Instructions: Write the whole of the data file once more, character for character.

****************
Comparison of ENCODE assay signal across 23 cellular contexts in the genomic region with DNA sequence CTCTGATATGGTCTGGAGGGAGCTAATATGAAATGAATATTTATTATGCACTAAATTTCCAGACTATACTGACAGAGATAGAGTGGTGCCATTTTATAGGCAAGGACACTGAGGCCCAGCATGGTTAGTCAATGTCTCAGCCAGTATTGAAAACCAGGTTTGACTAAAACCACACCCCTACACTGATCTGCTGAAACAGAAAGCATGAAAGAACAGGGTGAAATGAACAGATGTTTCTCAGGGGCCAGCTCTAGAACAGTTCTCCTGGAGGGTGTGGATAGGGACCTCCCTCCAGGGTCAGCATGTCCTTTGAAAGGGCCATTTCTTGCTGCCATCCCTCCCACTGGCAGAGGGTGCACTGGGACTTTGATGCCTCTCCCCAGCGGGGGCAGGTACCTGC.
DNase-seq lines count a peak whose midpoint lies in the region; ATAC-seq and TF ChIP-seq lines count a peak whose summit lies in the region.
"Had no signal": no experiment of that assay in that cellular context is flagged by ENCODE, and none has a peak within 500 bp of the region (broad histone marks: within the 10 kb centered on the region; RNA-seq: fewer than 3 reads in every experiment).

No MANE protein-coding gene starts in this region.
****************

Comparison of ENCODE assay signal across 23 cellular contexts in the genomic region with DNA sequence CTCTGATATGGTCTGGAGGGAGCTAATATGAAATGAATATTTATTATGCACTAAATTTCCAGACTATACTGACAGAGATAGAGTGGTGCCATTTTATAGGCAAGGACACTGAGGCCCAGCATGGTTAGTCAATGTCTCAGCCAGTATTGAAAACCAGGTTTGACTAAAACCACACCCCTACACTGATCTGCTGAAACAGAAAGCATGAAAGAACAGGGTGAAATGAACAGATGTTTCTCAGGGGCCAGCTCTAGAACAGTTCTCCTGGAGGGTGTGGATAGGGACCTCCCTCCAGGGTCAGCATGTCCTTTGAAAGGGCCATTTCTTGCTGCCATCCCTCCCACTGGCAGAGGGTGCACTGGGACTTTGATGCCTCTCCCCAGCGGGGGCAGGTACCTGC.
DNase-seq lines count a peak whose midpoint lies in the region; ATAC-seq and TF ChIP-seq lines count a peak whose summit lies in the region.
"Had no signal": no experiment of that assay in that cellular context is flagged by ENCODE, and none has a peak within 500 bp of the region (broad histone marks: within the 10 kb centered on the region; RNA-seq: fewer than 3 reads in every experiment).

No MANE protein-coding gene starts in this region.